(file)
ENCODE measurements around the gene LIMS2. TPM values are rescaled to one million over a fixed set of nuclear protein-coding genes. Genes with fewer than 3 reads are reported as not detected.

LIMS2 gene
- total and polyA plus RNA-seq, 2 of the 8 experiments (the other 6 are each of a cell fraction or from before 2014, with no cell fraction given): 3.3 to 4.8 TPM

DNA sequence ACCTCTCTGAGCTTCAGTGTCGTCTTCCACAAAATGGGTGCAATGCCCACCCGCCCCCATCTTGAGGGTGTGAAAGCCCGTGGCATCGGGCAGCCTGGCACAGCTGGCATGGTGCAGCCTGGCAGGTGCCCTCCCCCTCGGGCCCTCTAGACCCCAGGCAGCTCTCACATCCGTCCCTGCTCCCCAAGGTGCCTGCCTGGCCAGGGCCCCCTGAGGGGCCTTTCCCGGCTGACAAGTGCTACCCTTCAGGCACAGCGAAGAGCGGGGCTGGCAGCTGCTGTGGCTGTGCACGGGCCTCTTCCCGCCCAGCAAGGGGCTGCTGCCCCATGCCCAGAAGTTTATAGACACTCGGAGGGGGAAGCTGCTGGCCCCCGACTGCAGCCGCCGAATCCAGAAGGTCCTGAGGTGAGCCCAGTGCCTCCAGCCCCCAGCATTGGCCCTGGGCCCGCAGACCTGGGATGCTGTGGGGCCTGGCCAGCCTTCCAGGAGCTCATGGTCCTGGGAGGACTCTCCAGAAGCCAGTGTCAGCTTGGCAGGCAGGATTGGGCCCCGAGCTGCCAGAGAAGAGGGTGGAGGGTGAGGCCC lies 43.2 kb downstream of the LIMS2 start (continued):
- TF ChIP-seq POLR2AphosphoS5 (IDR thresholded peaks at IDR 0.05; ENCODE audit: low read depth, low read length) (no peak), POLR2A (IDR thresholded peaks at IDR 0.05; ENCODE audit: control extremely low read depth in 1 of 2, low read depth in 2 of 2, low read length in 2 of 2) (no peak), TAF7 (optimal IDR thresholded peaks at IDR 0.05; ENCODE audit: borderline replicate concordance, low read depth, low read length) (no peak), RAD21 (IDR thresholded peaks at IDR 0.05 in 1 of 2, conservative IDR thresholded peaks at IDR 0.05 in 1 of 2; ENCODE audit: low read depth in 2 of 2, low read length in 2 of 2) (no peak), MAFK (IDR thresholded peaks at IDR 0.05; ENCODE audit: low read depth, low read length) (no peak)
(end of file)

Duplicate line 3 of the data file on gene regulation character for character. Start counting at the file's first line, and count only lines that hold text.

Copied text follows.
- total and polyA plus RNA-seq, 2 of the 8 experiments (the other 6 are each of a cell fraction or from before 2014, with no cell fraction given): 3.3 to 4.8 TPM